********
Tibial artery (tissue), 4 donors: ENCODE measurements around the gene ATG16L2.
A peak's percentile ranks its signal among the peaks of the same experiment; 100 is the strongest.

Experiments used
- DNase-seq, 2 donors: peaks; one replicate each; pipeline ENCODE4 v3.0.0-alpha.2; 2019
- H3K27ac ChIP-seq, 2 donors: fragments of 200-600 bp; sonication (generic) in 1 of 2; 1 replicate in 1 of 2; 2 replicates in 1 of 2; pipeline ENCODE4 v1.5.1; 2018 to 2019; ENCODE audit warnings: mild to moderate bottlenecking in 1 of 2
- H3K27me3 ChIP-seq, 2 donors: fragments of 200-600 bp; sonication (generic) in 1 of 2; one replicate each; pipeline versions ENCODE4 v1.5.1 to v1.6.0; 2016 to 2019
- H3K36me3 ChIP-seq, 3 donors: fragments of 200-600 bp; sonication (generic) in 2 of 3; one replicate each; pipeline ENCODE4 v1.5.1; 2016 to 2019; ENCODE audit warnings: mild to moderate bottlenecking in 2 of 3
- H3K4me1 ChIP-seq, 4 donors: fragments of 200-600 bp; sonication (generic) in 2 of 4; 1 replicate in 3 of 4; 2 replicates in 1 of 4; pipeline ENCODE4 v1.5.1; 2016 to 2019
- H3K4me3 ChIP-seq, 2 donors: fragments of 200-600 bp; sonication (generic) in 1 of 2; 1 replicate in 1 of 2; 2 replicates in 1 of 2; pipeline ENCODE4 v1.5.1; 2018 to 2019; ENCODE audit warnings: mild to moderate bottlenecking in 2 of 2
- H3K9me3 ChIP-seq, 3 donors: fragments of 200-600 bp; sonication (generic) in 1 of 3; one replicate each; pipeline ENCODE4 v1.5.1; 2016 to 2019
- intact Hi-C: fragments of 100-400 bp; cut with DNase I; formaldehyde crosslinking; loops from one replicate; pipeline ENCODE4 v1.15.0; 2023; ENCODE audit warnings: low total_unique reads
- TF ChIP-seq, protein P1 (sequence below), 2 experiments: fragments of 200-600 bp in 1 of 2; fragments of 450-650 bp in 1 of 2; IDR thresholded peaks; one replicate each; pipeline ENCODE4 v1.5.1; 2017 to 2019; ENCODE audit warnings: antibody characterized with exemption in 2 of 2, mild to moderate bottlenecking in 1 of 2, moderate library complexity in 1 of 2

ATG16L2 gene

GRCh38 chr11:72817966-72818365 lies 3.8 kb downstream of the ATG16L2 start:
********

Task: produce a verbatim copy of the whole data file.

Tibial artery (tissue), 4 donors: ENCODE measurements around the gene ATG16L2.
A peak's percentile ranks its signal among the peaks of the same experiment; 100 is the strongest.

Experiments used
- DNase-seq, 2 donors: peaks; one replicate each; pipeline ENCODE4 v3.0.0-alpha.2; 2019
- H3K27ac ChIP-seq, 2 donors: fragments of 200-600 bp; sonication (generic) in 1 of 2; 1 replicate in 1 of 2; 2 replicates in 1 of 2; pipeline ENCODE4 v1.5.1; 2018 to 2019; ENCODE audit warnings: mild to moderate bottlenecking in 1 of 2
- H3K27me3 ChIP-seq, 2 donors: fragments of 200-600 bp; sonication (generic) in 1 of 2; one replicate each; pipeline versions ENCODE4 v1.5.1 to v1.6.0; 2016 to 2019
- H3K36me3 ChIP-seq, 3 donors: fragments of 200-600 bp; sonication (generic) in 2 of 3; one replicate each; pipeline ENCODE4 v1.5.1; 2016 to 2019; ENCODE audit warnings: mild to moderate bottlenecking in 2 of 3
- H3K4me1 ChIP-seq, 4 donors: fragments of 200-600 bp; sonication (generic) in 2 of 4; 1 replicate in 3 of 4; 2 replicates in 1 of 4; pipeline ENCODE4 v1.5.1; 2016 to 2019
- H3K4me3 ChIP-seq, 2 donors: fragments of 200-600 bp; sonication (generic) in 1 of 2; 1 replicate in 1 of 2; 2 replicates in 1 of 2; pipeline ENCODE4 v1.5.1; 2018 to 2019; ENCODE audit warnings: mild to moderate bottlenecking in 2 of 2
- H3K9me3 ChIP-seq, 3 donors: fragments of 200-600 bp; sonication (generic) in 1 of 3; one replicate each; pipeline ENCODE4 v1.5.1; 2016 to 2019
- intact Hi-C: fragments of 100-400 bp; cut with DNase I; formaldehyde crosslinking; loops from one replicate; pipeline ENCODE4 v1.15.0; 2023; ENCODE audit warnings: low total_unique reads
- TF ChIP-seq, protein P1 (sequence below), 2 experiments: fragments of 200-600 bp in 1 of 2; fragments of 450-650 bp in 1 of 2; IDR thresholded peaks; one replicate each; pipeline ENCODE4 v1.5.1; 2017 to 2019; ENCODE audit warnings: antibody characterized with exemption in 2 of 2, mild to moderate bottlenecking in 1 of 2, moderate library complexity in 1 of 2

ATG16L2 gene

GRCh38 chr11:72817966-72818365 lies 3.8 kb downstream of the ATG16L2 start: